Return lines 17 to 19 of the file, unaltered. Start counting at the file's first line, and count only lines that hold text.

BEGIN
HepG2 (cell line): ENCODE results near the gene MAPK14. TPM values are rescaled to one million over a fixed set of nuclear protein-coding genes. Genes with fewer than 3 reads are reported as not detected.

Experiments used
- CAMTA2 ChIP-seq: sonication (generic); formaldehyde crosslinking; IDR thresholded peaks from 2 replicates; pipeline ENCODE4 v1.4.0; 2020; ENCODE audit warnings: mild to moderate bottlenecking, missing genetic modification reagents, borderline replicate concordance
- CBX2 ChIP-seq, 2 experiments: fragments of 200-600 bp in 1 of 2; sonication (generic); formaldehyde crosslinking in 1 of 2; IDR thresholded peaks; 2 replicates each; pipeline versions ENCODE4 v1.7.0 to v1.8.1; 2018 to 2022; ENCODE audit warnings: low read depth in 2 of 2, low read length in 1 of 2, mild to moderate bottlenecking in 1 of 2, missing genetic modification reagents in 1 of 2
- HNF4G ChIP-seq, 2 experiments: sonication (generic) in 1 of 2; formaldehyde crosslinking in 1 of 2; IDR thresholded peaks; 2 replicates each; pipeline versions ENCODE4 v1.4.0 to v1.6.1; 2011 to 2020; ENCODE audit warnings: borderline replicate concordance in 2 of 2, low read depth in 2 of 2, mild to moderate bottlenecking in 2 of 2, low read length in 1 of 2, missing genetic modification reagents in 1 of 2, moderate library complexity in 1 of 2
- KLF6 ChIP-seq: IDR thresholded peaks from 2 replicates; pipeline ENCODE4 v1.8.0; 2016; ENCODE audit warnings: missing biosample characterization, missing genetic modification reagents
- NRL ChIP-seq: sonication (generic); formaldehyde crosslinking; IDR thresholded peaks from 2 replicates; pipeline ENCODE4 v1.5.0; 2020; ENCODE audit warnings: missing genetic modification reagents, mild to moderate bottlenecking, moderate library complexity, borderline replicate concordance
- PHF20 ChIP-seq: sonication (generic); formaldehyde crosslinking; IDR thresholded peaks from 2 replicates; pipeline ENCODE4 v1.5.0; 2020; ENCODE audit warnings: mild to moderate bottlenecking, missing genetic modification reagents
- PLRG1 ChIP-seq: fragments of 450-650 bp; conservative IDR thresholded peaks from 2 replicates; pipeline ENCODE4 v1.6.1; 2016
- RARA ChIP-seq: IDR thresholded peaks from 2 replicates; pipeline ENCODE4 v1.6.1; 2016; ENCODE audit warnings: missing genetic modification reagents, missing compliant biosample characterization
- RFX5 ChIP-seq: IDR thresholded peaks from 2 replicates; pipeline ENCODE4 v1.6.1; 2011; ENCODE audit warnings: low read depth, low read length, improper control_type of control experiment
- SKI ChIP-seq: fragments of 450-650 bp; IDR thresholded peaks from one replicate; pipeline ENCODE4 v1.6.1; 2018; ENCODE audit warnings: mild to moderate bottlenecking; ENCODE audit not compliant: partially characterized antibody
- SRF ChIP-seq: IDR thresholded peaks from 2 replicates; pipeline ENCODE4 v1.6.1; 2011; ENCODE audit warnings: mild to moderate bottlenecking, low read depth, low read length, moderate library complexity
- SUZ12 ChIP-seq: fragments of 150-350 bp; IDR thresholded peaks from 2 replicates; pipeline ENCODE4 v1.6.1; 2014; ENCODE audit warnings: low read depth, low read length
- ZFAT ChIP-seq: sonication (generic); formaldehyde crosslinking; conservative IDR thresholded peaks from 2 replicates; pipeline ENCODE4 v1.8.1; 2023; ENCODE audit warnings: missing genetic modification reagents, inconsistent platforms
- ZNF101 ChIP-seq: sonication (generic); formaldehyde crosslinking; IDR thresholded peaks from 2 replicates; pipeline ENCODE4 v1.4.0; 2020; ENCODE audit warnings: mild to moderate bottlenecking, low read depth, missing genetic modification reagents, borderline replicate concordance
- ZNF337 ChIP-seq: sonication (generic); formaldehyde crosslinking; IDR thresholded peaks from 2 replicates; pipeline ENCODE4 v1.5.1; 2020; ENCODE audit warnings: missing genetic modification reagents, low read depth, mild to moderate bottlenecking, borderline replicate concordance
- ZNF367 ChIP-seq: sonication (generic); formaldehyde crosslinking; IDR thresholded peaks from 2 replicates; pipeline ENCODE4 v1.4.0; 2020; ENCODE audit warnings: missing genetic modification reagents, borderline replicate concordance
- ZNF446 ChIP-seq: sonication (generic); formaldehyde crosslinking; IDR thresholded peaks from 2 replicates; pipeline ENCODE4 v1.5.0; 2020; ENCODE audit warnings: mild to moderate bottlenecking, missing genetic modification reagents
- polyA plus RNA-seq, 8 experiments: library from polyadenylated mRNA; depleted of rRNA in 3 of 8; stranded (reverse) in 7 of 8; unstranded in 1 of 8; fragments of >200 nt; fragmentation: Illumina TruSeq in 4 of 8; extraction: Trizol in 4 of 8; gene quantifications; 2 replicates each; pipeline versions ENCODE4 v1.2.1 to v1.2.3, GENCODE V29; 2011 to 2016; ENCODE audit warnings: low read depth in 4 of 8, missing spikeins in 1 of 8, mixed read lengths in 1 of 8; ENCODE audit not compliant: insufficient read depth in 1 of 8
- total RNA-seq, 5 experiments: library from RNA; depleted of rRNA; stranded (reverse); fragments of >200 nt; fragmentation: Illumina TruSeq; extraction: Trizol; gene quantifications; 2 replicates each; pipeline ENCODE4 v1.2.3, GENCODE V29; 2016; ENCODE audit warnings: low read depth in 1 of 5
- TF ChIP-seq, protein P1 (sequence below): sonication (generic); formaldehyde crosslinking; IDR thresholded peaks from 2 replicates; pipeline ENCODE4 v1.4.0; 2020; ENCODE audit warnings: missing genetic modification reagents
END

- ZNF337 ChIP-seq: sonication (generic); formaldehyde crosslinking; IDR thresholded peaks from 2 replicates; pipeline ENCODE4 v1.5.1; 2020; ENCODE audit warnings: missing genetic modification reagents, low read depth, mild to moderate bottlenecking, borderline replicate concordance
- ZNF367 ChIP-seq: sonication (generic); formaldehyde crosslinking; IDR thresholded peaks from 2 replicates; pipeline ENCODE4 v1.4.0; 2020; ENCODE audit warnings: missing genetic modification reagents, borderline replicate concordance
- ZNF446 ChIP-seq: sonication (generic); formaldehyde crosslinking; IDR thresholded peaks from 2 replicates; pipeline ENCODE4 v1.5.0; 2020; ENCODE audit warnings: mild to moderate bottlenecking, missing genetic modification reagents